American Eagle Foundation

From Wikipedia, the free encyclopedia
Jump to: navigation, search
American Eagle Foundation
American Eagle Foundation logo.jpg
Abbreviation AEF
Motto Help Keep America's Eagles Flying Strong & Free!
Formation 1985[1]
Type NGO
Legal status Foundation
Purpose Humane care for Eagles
Headquarters Pigeon Forge, Tennessee
Coordinates 35°48′32″N 83°32′18″W / 35.808915°N 83.538349°W / 35.808915; -83.538349
Region served
USA
Membership
more than 100
Official language
English
Funder & President
Al Louis Cecere[2]
Website www.eagles.org
Bald eagle at Eagle Mountain Sanctuary in Dollywood theme park
AEF Challenger takes flight during the Bald Eagle Recovery and Final Delisting ceremony held at the Jefferson Memorial, June 28, 2007

American Eagle Foundation is a United States non-profit organization dedicated to bald eagle rehabilitation, recovery, and breeding programs.

History[edit]

The American Eagle Foundation was founded in 1985 by a group of wildlife experts and concerned citizens to help the bald eagle return to America's skies. The American Eagle Foundation started by providing assistance with private, state, and federal eagle rehabilitation programs. They expanded to offering full-service rehab care and facilities for the eagle. In 1991, the American Eagle Foundation began using permanently disabled eagles in their care for education programs. Since then, they have educated millions of people throughout the United States on conservation of the eagle.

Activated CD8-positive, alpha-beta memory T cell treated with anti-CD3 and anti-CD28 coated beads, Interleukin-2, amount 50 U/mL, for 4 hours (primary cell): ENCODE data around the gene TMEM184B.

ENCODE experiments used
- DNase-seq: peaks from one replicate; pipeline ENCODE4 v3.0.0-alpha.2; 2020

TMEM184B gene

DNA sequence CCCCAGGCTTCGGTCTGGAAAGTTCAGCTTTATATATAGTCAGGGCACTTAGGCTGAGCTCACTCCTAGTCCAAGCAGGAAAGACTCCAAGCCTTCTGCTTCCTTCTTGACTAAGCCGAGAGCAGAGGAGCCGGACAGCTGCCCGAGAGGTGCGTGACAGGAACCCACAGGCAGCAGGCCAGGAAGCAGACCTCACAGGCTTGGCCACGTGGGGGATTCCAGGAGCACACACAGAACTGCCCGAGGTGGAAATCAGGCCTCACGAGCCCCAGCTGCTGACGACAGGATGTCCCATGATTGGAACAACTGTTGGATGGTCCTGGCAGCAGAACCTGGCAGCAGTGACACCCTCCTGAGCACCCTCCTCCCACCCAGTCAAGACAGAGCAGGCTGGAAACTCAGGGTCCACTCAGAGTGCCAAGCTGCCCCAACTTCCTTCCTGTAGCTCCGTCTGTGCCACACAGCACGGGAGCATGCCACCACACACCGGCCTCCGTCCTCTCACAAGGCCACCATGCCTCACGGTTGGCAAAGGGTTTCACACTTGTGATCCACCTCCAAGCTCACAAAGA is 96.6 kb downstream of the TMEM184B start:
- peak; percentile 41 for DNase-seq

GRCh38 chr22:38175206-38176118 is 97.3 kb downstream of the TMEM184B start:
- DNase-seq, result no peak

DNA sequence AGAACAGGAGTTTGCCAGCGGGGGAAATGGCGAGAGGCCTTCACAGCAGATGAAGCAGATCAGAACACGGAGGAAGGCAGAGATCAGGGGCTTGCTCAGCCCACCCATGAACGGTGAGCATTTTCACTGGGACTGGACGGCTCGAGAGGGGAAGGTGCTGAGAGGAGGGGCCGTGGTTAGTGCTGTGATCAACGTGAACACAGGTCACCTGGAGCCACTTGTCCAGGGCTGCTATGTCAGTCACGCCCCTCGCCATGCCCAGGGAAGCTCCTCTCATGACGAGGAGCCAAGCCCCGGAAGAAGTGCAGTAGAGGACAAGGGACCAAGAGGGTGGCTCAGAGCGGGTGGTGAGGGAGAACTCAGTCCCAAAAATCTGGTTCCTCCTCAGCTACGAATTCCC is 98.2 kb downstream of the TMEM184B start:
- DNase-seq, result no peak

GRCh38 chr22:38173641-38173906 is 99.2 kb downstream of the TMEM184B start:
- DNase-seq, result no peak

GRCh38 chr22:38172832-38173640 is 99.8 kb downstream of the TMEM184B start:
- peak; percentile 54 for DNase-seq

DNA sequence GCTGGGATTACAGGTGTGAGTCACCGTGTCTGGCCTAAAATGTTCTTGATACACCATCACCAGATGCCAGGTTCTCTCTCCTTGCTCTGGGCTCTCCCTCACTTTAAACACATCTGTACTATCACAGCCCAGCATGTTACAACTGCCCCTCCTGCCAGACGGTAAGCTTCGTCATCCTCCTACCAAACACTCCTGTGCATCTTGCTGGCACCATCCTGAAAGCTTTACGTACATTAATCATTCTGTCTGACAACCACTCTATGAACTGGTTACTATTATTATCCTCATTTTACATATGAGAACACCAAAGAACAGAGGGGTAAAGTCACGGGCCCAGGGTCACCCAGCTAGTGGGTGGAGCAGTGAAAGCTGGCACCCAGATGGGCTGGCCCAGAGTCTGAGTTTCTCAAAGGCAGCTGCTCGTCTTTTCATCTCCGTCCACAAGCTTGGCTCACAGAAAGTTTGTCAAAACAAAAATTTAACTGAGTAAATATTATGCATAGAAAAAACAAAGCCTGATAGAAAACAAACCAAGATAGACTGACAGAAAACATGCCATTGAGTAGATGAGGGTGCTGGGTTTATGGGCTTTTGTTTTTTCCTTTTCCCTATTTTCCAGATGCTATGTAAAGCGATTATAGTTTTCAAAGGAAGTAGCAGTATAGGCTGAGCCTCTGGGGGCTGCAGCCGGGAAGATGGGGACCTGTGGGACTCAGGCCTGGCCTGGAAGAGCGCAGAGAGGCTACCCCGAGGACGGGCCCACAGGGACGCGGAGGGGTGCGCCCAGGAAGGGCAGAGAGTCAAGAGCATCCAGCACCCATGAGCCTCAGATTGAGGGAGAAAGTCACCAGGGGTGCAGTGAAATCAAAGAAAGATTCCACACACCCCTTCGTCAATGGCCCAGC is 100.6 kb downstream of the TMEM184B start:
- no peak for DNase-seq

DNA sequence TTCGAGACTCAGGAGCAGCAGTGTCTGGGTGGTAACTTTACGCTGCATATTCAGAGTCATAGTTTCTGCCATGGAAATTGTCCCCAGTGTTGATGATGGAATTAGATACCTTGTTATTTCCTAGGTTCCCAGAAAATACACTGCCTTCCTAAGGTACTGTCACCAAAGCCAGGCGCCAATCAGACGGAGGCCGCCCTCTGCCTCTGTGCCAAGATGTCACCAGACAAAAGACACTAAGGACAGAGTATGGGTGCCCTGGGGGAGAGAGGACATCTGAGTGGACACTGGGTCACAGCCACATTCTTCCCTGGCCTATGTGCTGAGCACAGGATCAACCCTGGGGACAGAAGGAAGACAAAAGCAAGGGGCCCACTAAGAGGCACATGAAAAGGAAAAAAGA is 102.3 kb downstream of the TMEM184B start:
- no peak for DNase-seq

Services[edit]

The American Eagle Foundation is a full-service rehabilitation program specializing in bald eagles but also houses and rehabilitates other birds of prey. They offer rehab and release programs for injured eagles as well as housing and care for permanently disabled birds. Their facilities are located and sponsored by Dollywood and housed on the entertainment park's grounds in Pigeon Forge, Tennessee.

From 2000 through 2010, the American Eagle Foundation has released 101 captive-hatched and/or orphaned bald eaglets from its artificial nesting tower located on Douglas Lake in Dandridge, Tennessee. Many of these young birds were captive-hatched by non-releasable permanently disabled parent eagles at the American Eagle Foundation's Dollywood-based raptor facility. The American Eagle Foundation has participated in the release of hundreds of other bald eaglets in other locations in cooperation with the Tennessee Wildlife Resources Agency and U.S. Fish & Wildlife Service.

Free flights[edit]

The American Eagle Foundation is well known for using some of the eagles in its care to perform free-flights during the "Star Spangled Banner". The American Eagle Foundation found that people responded well to the sight of an eagle flying from one trainer to another. Since 1991, AEF eagles have performed over 8,000 free flights ranging from venues such as school gyms, all the way to Super Bowl and World Series games. Named in honor of the lost space shuttle crew, Challenger has performed free-flights at hundreds of events.

References[edit]

  1. ^ "About the American Eagle Foundation" Eagles.org. Retrieved March 17, 2011.
  2. ^ "American Eagle Foundation - Board, Staff, Advisory Team". Retrieved March 17, 2011. 

External links[edit]

Coordinates: 35°48′32″N 83°32′18″W / 35.808915°N 83.538349°W / 35.808915; -83.538349